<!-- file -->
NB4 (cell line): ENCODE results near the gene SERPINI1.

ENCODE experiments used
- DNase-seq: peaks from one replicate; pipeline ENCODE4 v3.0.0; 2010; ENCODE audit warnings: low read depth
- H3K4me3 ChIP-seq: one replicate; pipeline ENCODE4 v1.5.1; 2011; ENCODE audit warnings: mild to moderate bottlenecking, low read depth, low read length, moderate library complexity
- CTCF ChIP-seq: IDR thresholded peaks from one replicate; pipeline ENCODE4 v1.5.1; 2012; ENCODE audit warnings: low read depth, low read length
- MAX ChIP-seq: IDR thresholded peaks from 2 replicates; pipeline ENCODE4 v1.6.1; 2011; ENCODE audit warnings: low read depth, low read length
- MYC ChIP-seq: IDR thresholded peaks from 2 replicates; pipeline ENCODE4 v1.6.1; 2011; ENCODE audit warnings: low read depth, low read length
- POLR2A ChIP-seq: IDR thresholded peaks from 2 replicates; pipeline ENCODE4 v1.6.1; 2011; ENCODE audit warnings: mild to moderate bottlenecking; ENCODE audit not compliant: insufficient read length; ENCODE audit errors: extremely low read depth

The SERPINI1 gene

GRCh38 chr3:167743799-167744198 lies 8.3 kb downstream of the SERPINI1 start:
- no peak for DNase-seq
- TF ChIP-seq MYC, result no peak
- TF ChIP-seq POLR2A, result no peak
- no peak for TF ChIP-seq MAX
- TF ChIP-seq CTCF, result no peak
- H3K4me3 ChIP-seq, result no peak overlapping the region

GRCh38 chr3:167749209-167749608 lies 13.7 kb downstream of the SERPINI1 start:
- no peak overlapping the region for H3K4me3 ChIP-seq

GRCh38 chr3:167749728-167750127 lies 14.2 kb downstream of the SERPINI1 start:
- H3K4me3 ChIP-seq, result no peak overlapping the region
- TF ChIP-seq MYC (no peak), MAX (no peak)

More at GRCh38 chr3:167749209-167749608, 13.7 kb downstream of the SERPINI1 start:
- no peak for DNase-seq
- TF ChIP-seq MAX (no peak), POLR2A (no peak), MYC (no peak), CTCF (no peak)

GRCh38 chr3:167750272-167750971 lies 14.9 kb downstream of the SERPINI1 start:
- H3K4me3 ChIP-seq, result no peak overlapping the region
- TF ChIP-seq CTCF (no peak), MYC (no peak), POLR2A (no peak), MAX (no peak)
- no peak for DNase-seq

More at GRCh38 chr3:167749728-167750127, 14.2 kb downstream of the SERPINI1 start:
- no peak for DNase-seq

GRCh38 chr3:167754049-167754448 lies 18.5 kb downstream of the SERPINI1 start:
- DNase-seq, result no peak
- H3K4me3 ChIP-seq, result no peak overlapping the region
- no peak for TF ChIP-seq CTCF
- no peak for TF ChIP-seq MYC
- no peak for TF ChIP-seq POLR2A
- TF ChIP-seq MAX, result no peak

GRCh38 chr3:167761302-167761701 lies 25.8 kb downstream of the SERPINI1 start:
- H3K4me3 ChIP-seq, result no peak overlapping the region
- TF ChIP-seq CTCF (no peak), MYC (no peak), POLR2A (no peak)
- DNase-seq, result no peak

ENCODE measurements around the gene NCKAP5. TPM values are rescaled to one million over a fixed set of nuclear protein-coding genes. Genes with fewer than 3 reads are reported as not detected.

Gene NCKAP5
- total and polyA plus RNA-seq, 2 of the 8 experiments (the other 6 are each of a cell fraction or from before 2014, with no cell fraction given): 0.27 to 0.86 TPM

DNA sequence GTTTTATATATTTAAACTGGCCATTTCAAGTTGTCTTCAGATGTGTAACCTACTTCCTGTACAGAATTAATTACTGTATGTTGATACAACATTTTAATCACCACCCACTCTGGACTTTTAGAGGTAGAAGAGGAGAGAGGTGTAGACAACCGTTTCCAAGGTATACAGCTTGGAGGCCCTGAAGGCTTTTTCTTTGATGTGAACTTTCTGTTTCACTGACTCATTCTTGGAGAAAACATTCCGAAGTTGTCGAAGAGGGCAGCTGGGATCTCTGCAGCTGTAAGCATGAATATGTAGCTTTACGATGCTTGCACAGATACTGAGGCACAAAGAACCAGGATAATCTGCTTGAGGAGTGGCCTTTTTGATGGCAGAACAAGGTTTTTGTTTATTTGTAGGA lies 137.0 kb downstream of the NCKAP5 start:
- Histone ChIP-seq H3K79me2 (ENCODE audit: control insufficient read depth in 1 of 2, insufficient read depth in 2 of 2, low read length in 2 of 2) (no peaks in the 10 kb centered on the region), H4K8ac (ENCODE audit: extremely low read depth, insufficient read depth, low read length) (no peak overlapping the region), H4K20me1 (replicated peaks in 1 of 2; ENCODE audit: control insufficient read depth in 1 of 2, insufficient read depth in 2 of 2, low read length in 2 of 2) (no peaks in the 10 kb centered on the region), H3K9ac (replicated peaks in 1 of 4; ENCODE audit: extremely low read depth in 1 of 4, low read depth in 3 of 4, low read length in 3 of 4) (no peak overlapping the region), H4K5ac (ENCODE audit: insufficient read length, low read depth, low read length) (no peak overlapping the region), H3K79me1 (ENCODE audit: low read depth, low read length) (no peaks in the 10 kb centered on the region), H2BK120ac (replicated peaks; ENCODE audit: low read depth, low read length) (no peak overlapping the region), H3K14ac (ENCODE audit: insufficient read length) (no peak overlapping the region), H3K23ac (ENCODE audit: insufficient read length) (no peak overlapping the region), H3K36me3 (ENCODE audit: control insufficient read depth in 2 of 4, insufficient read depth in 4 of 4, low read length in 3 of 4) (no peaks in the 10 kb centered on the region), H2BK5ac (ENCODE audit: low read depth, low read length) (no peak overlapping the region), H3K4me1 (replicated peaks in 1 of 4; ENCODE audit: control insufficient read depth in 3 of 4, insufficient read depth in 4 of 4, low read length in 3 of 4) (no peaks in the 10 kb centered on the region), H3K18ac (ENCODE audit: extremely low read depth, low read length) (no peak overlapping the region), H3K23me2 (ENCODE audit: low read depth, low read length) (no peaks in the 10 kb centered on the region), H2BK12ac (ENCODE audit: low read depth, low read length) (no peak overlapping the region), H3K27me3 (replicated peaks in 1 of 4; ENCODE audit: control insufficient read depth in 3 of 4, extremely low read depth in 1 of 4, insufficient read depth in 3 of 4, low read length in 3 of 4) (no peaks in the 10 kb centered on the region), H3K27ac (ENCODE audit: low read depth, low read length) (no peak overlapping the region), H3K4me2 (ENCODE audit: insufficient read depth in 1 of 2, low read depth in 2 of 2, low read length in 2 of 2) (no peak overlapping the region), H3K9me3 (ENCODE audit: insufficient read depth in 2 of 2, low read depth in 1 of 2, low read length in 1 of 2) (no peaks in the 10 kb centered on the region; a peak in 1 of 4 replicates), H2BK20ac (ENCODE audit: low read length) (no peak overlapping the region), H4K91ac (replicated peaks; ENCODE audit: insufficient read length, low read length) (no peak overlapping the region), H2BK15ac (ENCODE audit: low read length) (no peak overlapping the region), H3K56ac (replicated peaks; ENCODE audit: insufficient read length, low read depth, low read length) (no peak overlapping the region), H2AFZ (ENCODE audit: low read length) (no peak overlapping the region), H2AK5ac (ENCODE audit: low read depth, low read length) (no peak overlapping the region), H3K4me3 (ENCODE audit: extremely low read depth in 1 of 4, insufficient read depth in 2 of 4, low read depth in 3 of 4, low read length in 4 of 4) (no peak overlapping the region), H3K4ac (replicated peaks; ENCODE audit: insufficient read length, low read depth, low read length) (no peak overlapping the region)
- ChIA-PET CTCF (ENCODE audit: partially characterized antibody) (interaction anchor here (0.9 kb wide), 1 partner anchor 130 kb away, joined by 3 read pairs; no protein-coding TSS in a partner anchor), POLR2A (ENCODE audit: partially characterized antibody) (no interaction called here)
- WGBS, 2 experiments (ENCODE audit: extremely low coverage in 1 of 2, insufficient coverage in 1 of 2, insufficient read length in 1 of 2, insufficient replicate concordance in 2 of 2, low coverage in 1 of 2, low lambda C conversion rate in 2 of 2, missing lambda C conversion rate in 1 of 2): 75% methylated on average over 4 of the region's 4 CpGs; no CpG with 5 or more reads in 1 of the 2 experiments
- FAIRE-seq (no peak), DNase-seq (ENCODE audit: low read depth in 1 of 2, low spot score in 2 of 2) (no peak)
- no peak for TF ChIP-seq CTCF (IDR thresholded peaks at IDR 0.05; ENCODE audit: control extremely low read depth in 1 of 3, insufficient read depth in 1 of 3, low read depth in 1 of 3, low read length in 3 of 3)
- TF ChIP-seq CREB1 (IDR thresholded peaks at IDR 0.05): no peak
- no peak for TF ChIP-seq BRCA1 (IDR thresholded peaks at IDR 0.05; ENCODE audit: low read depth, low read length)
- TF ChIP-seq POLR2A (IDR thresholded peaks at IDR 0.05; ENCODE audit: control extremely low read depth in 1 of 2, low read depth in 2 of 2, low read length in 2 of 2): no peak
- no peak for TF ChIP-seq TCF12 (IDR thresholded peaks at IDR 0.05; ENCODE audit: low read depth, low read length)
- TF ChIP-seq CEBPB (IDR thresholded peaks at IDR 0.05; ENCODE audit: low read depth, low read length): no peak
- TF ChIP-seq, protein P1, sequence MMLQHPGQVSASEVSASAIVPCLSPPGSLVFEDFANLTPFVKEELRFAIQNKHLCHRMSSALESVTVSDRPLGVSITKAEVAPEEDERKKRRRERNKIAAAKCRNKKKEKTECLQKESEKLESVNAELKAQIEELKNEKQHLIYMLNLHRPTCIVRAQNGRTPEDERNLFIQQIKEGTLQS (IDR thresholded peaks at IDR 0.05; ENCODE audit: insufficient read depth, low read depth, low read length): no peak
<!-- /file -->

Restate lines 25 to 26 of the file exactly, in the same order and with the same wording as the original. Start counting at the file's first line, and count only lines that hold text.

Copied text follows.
GRCh38 chr3:167750272-167750971 lies 14.9 kb downstream of the SERPINI1 start:
- H3K4me3 ChIP-seq, result no peak overlapping the region